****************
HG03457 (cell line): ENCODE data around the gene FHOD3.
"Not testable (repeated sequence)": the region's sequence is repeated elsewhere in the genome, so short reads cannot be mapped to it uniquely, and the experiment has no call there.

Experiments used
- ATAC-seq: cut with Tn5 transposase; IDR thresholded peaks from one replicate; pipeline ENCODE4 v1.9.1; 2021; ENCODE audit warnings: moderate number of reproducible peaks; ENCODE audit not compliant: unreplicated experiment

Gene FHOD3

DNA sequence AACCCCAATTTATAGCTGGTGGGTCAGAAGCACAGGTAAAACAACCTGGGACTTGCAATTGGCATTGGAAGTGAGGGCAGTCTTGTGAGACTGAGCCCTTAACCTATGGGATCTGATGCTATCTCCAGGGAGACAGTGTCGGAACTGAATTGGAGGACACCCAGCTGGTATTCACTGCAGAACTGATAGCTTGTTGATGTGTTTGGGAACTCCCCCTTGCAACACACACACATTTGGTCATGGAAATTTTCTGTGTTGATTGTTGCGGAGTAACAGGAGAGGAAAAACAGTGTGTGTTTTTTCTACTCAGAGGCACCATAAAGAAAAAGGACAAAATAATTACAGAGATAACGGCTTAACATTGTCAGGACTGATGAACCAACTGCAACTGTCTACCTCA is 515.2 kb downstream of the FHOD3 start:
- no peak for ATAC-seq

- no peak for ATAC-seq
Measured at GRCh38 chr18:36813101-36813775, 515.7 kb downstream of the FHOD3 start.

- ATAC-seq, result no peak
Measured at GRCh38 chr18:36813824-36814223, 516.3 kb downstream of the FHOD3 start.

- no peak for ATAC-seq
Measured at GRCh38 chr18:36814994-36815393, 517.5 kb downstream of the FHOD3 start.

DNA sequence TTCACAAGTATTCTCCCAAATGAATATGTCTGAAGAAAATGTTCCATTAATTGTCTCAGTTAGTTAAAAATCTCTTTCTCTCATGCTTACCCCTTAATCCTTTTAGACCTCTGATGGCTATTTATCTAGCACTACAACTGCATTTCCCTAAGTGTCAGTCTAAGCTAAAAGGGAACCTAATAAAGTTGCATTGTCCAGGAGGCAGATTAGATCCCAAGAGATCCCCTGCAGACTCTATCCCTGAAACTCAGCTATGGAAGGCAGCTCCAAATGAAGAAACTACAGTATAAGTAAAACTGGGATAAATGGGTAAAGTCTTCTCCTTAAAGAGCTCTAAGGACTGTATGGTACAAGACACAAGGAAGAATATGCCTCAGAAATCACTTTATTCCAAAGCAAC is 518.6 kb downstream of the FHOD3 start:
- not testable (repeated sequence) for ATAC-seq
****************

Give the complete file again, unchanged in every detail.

HG03457 (cell line): ENCODE data around the gene FHOD3.
"Not testable (repeated sequence)": the region's sequence is repeated elsewhere in the genome, so short reads cannot be mapped to it uniquely, and the experiment has no call there.

Experiments used
- ATAC-seq: cut with Tn5 transposase; IDR thresholded peaks from one replicate; pipeline ENCODE4 v1.9.1; 2021; ENCODE audit warnings: moderate number of reproducible peaks; ENCODE audit not compliant: unreplicated experiment

Gene FHOD3

DNA sequence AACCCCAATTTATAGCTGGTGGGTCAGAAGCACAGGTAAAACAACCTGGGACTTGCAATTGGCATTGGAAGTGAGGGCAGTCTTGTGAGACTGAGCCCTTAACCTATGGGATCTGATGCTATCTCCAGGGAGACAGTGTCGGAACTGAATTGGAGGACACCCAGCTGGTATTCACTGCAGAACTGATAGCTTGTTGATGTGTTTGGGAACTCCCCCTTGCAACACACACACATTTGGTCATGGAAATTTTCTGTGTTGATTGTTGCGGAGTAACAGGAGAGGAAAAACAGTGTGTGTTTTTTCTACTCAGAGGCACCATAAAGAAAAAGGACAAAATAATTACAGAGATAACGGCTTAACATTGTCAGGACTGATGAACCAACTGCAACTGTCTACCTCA is 515.2 kb downstream of the FHOD3 start:
- no peak for ATAC-seq

- no peak for ATAC-seq
Measured at GRCh38 chr18:36813101-36813775, 515.7 kb downstream of the FHOD3 start.

- ATAC-seq, result no peak
Measured at GRCh38 chr18:36813824-36814223, 516.3 kb downstream of the FHOD3 start.

- no peak for ATAC-seq
Measured at GRCh38 chr18:36814994-36815393, 517.5 kb downstream of the FHOD3 start.

DNA sequence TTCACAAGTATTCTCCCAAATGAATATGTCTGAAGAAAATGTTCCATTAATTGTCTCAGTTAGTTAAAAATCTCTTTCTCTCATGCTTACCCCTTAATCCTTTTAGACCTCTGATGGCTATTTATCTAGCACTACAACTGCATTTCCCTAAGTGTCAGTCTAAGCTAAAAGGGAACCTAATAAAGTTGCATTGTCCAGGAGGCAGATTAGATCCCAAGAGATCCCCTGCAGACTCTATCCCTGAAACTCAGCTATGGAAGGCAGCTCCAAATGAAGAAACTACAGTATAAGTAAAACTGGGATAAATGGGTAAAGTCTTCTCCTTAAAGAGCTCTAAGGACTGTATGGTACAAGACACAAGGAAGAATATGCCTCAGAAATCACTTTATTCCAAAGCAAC is 518.6 kb downstream of the FHOD3 start:
- not testable (repeated sequence) for ATAC-seq